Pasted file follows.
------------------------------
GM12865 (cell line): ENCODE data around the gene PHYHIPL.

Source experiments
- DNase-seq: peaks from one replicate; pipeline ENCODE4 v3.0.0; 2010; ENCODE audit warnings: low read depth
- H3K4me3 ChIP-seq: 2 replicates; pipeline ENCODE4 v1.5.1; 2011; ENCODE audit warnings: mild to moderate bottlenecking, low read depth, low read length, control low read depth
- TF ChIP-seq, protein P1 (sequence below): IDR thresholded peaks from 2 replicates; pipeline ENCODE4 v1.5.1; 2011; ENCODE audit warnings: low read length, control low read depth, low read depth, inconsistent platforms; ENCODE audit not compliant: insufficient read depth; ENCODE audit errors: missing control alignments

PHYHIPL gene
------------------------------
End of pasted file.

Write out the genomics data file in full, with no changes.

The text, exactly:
GM12865 (cell line): ENCODE data around the gene PHYHIPL.

Source experiments
- DNase-seq: peaks from one replicate; pipeline ENCODE4 v3.0.0; 2010; ENCODE audit warnings: low read depth
- H3K4me3 ChIP-seq: 2 replicates; pipeline ENCODE4 v1.5.1; 2011; ENCODE audit warnings: mild to moderate bottlenecking, low read depth, low read length, control low read depth
- TF ChIP-seq, protein P1 (sequence below): IDR thresholded peaks from 2 replicates; pipeline ENCODE4 v1.5.1; 2011; ENCODE audit warnings: low read length, control low read depth, low read depth, inconsistent platforms; ENCODE audit not compliant: insufficient read depth; ENCODE audit errors: missing control alignments

PHYHIPL gene